For example, we’ve already cured cancer…in a few cases. The methodology these days goes something like this. Your cancer is not my cancer, even if it’s the same cancer in a petri dish. How cancer interacts with each of us is unique, owing to our DNA, and any mutations thereof. The trick to curing cancer has everything to do with understanding the unique way in which each individual interacts with each form of cancer. 

But “omics” applies to far more than cancer. “Omics” is about a personalized understanding of your past, present, and future body. That understanding might be achieved through testing done in consultation with a doctor, or it might be achieved on your own.

“Omics” looks like Silicon Valley 10 years ago — the hardware is expensive, data is piling up, and consumer interfaces are found wanting. I should be able to manage my health the way I do my wealth. My doctor shouldn’t know more about my body than I do (we should know the same in my opinion). And we shouldn’t only inquire about our bodies when we are sick.

14 February 2014
3 Promising New Approaches To Content Marketing

With brands paying north of $4 an engagement on Twitter and Outbrain polluted by fast-following spammers (not to mention Facebook click fraud galore), it’s time for a few new ideas in content marketing.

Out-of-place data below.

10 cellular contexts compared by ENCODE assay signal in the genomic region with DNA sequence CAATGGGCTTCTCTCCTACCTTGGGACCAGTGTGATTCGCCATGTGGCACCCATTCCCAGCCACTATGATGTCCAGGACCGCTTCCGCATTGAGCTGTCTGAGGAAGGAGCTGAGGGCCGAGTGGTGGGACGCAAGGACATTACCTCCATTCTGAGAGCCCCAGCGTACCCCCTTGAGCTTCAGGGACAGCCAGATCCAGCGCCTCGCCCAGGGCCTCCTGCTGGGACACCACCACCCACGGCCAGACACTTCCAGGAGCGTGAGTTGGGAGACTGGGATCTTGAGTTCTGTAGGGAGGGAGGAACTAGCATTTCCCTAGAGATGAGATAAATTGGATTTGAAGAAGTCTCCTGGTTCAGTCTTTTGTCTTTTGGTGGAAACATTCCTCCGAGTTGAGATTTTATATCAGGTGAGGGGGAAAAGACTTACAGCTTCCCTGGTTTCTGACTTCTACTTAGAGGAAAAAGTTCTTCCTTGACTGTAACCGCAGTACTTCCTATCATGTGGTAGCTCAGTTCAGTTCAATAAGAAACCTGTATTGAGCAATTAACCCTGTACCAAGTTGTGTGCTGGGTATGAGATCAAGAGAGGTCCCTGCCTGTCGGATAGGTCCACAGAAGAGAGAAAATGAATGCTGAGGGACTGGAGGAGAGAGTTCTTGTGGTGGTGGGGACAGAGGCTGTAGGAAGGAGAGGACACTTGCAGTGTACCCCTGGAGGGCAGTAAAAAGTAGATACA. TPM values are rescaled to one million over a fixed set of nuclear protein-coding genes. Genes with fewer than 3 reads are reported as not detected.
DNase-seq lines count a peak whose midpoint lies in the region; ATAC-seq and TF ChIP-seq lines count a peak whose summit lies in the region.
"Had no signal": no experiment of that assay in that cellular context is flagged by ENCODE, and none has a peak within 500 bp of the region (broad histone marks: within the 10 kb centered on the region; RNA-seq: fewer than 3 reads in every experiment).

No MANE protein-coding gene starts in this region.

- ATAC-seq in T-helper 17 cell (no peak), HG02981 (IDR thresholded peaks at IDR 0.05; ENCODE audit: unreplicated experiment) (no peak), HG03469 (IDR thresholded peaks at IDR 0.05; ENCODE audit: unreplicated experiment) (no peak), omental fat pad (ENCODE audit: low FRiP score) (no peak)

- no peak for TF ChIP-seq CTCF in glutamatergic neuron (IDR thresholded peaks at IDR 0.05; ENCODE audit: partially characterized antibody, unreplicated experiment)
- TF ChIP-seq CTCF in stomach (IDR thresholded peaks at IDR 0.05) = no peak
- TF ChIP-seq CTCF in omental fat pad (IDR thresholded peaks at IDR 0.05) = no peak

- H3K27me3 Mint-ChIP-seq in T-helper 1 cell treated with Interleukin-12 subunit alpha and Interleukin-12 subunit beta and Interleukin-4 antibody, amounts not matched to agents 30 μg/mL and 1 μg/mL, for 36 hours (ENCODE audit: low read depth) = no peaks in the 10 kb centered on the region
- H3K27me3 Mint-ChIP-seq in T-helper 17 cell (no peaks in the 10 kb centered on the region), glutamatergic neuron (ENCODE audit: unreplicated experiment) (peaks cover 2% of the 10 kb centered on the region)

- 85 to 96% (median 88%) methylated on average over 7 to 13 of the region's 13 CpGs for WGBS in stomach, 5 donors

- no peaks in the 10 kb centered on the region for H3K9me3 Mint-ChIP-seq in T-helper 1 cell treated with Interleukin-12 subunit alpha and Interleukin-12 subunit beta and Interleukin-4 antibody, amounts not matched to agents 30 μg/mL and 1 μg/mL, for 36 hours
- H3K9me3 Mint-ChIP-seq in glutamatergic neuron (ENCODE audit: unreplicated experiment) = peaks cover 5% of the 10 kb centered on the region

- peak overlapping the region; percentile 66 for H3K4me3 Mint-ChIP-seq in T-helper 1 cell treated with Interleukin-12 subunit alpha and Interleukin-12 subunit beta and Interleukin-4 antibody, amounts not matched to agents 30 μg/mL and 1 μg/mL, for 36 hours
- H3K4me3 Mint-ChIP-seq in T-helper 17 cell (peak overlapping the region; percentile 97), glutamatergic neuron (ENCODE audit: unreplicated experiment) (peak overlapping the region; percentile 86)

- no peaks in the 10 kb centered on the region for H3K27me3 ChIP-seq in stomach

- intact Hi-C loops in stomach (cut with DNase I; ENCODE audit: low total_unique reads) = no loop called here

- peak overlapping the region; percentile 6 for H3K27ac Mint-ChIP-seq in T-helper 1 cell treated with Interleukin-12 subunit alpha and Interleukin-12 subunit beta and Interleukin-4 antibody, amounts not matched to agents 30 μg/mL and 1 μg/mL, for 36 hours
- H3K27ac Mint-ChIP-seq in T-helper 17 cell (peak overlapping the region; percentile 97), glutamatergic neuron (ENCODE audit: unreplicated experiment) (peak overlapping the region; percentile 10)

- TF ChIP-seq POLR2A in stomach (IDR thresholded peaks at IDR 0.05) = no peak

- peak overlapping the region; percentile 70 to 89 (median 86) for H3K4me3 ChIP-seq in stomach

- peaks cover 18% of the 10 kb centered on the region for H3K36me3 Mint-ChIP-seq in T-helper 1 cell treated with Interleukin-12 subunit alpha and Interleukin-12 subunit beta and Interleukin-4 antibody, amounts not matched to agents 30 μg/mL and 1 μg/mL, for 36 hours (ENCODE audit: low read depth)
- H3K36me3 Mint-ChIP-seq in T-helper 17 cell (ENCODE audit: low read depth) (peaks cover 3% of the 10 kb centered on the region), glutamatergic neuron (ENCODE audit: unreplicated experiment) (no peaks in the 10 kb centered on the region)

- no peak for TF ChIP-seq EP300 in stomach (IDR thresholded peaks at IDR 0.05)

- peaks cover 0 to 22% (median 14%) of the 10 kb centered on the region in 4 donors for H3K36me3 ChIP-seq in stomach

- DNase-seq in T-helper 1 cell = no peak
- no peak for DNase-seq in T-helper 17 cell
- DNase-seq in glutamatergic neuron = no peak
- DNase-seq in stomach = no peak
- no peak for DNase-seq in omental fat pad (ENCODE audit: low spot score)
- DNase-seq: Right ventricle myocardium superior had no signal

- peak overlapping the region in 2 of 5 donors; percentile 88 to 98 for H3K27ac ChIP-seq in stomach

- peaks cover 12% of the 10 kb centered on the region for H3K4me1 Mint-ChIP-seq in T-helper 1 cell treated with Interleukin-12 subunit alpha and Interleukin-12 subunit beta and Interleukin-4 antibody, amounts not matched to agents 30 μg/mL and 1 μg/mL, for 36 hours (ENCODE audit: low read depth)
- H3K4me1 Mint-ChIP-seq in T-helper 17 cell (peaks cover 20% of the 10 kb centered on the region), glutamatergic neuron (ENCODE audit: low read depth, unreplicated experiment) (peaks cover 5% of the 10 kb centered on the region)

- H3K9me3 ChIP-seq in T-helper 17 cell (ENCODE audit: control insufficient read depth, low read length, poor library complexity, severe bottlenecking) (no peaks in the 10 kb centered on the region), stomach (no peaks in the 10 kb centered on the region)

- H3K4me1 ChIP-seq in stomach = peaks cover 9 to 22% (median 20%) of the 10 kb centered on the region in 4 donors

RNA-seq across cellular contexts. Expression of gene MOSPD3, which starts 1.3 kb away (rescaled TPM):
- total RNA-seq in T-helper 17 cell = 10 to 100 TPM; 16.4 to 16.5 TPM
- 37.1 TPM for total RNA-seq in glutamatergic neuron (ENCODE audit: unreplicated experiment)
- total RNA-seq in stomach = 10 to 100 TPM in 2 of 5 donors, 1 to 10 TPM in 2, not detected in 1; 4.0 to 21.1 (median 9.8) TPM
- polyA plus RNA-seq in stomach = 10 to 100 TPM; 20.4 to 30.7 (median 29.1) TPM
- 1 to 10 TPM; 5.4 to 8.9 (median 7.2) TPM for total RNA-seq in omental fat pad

The search for better channels is a familiar game. When suits start talking best practices and big budgets descend, it is time to move on. We gladly put up with rough edges in search of novel advantages.

Here are three companies with wholly new ideas about what content marketing ought to look like. I have firsthand experience with each.

Versa: https://versahq.com/

Versa is an opinion platform, op-eds gone native. Advertisers can promote their POV’s on relevant topics at the tail end of related articles, linking to a fuller argument off-site. It’s kind of like leaving a promoted comment. A high bar for editorial approval by Versa’s team ensures ensures quality.

Versa has found a natural fit with publishers oriented towards politics, with advertisers focused on public affairs and issue advocacy. Over time I expect them to expand. The technology vertical is a good next step, as there’s no shortage of opinions, and plenty of ad spend to go around.

The company’s CEO Keya Dannenbaum is elite, and the company raised $2M last month from Omidyar on the strength of early traction.

Written: http://www.written.com

Written matches a company’s top keywords to high-performing articles that already exist. They broker licenses of those articles, which are redirected and reskinned.